• Roaming Manager – The Quality Assurance follow up on the call and the satisfaction level of the customer

All of these areas are critical to creating the experience for the customer.

Ramsay in no uncertain terms demands excellence. When he does not see or taste excellence, he clearly communicates his displeasure. While his methods are usually brash, abrasive, and can be considered over the top, the fact is that he gets his displeasure and his demands across effectively and makes no apologies for them.

As brash as Ramsay may be, what he also does is provide positive feedback and praise when his demands and expectations are met or exceeded. This is a vital aspect often overlooked whenever discussion of his comparatively behavior ensues but an important aspect to understand. Providing feedback constructively, whether it is for a negative or a positive performance is something every EMS Leader (admittedly including myself) needs to do more of.

Do you think Gordon Ramsay would make a good EMS Leader? Let us know your thoughts in the comments…

Understanding Unit Hour Utilization

Unit Hour Utilization (UHU) is one of the most widely used and misunderstood measurement metric used in the vast majority of EMS Agencies today. The metric has gained notoriety thanks to Jack Stout’s System Status Management solution for ambulance deployment. It has become the universal EMS measuring metric for agencies to gauge performance regardless of agency type or primary goal.

How To Calculate UHU

Blackboard / chalkboard texture. Empty blank black chalkboard wiThere are actually a couple of different ways to calculate UHU but the simplest way (what we will call Simple UHU) is calculated by dividing the number of hours a unit works into the number of assignments it handles. For example, a unit that works 10 hours and handles 5 assignments would have a simplified UHU of a .5. Generally the higher the number is the more effective and efficient the system is considered to be.

There are a few other ways to calculate UHU that you may need to understand.

Payroll UHU – For the budgetary minded system there is the Payroll UHU. To determine this UHU you take the total number of hours worked by your field providers, divide that by 2, then take that number of hours and divide it into the number of reimbursable assignments handled. This type of UHU is generally used for specific garage locations

For example: You have a total of 20 Medics who worked 10 hours for a total of 200 hours and have completed 50 reimbursable assignments. We divide 200 by 2 for 100 Unit Hours (it takes two to make an ambulance crew) and then divide that into 50 to get a Payroll UHU of .5. If we took the same numbers and did a Simple UHU, we would have 10 units working 10 hours (100 hours) and completing 50 assignments for a Simple UHU of .5 as well.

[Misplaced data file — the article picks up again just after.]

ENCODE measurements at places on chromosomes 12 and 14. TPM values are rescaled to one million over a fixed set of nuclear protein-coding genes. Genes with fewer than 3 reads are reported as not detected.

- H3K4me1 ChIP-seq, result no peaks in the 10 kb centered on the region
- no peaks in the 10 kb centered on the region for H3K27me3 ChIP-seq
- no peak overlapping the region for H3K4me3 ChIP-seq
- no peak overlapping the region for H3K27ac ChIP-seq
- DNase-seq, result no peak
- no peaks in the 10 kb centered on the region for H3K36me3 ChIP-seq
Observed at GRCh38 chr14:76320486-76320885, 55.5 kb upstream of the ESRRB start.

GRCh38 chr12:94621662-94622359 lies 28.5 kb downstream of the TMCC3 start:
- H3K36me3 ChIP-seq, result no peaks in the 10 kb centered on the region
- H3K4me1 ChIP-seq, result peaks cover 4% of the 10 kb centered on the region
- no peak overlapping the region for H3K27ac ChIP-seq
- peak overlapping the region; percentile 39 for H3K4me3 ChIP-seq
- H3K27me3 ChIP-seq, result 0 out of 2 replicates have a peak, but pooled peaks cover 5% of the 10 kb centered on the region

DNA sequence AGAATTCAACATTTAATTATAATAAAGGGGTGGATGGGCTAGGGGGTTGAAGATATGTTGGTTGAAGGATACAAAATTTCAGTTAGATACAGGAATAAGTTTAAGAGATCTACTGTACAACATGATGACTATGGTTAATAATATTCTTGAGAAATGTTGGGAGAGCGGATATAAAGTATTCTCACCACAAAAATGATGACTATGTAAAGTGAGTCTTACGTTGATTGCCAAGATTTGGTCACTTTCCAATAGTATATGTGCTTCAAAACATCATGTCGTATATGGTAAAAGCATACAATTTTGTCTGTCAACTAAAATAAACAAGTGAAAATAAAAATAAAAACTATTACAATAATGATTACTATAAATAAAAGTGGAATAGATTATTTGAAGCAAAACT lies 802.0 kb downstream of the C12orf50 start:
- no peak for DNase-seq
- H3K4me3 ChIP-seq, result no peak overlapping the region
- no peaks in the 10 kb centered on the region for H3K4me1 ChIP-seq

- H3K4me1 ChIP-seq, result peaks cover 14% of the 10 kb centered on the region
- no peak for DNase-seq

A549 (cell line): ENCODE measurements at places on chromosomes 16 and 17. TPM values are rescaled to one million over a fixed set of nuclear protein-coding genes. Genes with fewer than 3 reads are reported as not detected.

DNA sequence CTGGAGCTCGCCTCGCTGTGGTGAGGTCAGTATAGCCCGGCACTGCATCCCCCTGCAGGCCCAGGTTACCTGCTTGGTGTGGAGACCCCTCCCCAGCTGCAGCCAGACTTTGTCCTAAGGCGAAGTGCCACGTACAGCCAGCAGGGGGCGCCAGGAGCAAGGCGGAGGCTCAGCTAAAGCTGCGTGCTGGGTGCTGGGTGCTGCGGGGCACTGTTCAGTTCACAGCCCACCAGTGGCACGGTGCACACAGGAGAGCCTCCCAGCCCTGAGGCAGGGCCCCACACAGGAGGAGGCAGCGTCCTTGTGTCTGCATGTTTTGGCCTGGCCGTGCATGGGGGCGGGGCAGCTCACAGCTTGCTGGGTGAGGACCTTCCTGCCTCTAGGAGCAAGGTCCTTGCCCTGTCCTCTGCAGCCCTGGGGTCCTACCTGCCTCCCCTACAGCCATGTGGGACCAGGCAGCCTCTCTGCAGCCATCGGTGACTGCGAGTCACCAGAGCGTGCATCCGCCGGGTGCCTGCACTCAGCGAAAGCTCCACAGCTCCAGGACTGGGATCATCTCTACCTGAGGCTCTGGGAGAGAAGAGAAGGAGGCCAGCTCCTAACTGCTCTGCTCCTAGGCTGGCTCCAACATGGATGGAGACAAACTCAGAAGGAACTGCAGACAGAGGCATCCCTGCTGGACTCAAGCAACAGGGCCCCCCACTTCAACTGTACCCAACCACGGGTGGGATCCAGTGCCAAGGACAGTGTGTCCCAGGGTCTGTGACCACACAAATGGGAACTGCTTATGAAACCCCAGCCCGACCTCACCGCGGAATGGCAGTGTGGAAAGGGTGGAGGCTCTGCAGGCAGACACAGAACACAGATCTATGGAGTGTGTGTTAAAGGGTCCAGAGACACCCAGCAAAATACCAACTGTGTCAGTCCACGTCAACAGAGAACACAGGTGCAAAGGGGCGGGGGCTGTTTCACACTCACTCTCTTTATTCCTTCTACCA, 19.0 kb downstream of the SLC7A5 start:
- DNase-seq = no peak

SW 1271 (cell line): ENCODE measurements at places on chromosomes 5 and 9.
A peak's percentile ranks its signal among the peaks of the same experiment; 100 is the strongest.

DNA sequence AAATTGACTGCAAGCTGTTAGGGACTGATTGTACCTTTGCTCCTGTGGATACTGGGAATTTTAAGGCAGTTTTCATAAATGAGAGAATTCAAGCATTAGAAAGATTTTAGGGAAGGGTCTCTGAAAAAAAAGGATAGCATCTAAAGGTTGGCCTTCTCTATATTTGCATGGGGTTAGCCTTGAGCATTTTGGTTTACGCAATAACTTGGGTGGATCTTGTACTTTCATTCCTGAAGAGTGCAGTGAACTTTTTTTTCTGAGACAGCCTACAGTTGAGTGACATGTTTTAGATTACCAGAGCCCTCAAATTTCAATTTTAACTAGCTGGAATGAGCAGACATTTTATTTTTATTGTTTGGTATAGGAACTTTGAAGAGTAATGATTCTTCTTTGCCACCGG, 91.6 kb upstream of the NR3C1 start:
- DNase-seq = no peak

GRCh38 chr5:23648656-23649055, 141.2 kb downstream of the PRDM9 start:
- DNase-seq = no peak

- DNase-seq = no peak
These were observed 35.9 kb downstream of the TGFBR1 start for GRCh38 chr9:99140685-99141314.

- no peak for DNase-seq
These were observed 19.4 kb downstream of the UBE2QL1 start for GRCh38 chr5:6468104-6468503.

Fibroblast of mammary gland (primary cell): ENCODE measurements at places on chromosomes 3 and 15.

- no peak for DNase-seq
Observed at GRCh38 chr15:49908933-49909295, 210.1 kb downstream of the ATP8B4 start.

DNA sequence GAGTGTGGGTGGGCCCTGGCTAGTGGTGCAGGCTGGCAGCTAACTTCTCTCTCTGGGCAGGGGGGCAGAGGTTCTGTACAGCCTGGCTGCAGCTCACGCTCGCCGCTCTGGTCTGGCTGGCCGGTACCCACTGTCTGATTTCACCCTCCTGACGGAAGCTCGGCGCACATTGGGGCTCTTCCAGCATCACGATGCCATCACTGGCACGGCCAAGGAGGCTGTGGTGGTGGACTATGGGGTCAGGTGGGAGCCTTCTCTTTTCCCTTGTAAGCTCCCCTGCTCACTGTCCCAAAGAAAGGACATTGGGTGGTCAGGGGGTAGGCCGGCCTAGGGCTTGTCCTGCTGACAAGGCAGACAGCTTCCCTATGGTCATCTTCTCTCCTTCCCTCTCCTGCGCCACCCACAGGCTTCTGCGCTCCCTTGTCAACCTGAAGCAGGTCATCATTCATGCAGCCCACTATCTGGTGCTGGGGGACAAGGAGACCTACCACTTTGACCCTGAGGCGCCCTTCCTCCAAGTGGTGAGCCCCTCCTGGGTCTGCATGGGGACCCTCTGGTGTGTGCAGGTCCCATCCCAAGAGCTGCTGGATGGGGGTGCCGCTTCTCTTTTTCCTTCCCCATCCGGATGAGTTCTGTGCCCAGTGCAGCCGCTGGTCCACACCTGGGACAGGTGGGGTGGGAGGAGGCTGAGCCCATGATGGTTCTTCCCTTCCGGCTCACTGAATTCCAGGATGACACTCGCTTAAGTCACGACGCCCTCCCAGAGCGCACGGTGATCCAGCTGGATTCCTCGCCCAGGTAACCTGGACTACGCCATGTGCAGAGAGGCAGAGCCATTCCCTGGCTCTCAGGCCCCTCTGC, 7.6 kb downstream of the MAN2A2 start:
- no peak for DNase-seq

Suppose that out of those 50 assignments there were only 45 reimbursable assignments (for argument’s sake there were 5 Refusals) then we would be dividing 100 into 45 for a .45 Payroll UHU.

Now let’s say that 1 of those 20 Medics didn’t come to shift due to an upset stomach. Instead of sending him home you used his partner for the 10 hours in Logistics fixing regulators and stocking trucks. If we calculated the Payroll UHU, we would divide 190 (because one person of 10 hours is out) by 2 for 95 Unit Hours divided into the 50 assignments to get a Payroll UHU of .53 (it’s 0.52631579 rounded up to the nearest one hundredth). If only 45 of the assignments were reimbursable then the Payroll UHU becomes .47 (it’s .47368421 rounded down). If we calculated a Simple UHU, we would have 9 units working 10 hours (90 hours) and completing 50 assignments for a Simple UHU of .55.

Notice the difference? When you start adding the variables of a unit not being out there but still paying for half a crew and having assignments that are not reimbursable, the UHU starts to get worse and worse.

In Service UHU – For the performance minded system there is the In Service UHU. Unlike the other UHUs, some systems do not consider a higher number as being better. To determine this UHU you take the total number of hours your units are in service and divide it into the number of assignments handled. This type of UHU is generally used for system-wide assessments.

For example: You have a total of 10 units scheduled to work 10 hours each and they handle 50 assignments. This would give you 100 unit hours divided into 50 for a Simple UHU of .5. It takes each unit 15 minutes to check out their ambulance and come in service with the dispatcher, so that is 2.5 hours (150 minutes) of time where they are technically out of service. That means that your In Service UHU is actually 97.5 unit hours divided into 50 for an In Service UHU of .51. If one of your units breaks down for 2.5 hours, your In Service UHU becomes .53 because now you only have 95 hours of in service time.

Which UHU Is Right For You?

The type of agency and the goals of the service will direct you towards which UHU is best to use in order to measure your agency. Many managers misunderstand UHU as the be all end all of efficiency and that simply is not true. UHU provides the metric to measure and compare efficiency when planning to meet the needs of your system and is only one tool that the successful EMS Manager and EMS Leader needs in their toolbox.

System Status Management 101

Blackboard / chalkboard texture. Empty blank black chalkboard wi